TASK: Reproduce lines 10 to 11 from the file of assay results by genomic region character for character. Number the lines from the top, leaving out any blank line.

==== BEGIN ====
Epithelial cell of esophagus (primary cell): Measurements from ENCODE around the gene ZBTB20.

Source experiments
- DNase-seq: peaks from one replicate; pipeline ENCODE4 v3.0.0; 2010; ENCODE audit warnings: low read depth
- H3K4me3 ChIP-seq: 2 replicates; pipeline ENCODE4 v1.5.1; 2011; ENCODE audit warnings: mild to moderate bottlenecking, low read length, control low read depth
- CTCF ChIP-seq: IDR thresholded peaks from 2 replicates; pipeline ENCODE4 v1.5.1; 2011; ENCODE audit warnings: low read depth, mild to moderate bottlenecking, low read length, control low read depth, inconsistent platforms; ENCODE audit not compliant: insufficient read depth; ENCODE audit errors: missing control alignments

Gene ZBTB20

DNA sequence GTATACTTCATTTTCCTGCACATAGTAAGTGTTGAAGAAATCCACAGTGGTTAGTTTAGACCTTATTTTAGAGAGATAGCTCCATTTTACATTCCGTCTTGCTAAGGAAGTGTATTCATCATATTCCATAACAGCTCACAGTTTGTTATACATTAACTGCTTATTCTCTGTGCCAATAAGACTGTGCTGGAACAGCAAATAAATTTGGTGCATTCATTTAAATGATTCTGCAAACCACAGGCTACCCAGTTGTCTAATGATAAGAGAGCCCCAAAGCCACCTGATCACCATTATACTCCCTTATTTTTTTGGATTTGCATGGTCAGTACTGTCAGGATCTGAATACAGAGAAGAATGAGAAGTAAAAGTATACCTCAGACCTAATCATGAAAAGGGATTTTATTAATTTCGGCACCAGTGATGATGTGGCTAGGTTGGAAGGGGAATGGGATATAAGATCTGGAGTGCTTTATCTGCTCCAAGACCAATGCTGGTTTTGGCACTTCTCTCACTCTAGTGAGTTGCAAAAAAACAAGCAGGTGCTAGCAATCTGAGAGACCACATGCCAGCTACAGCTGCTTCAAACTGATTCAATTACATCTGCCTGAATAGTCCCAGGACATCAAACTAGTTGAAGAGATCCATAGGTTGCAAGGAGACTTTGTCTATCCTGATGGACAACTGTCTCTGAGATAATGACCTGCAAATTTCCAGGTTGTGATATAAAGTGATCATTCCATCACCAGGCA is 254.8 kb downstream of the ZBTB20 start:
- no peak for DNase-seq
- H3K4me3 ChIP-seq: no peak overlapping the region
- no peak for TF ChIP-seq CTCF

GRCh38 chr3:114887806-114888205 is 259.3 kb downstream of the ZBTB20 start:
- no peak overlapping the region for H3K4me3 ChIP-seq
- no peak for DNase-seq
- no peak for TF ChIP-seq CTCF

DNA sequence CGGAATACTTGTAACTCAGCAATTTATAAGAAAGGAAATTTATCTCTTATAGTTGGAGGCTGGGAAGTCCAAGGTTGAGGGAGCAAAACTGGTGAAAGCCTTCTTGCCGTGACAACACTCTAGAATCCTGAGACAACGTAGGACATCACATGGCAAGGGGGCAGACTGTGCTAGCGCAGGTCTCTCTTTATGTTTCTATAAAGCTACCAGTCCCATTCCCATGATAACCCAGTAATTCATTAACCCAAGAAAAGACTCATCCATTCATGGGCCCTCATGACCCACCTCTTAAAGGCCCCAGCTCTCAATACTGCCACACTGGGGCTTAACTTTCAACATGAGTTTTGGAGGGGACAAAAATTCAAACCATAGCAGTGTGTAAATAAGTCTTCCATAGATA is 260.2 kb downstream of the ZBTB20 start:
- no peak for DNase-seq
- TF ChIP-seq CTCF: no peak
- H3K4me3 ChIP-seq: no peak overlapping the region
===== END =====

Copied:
- no peak for TF ChIP-seq CTCF

GRCh38 chr3:114887806-114888205 is 259.3 kb downstream of the ZBTB20 start: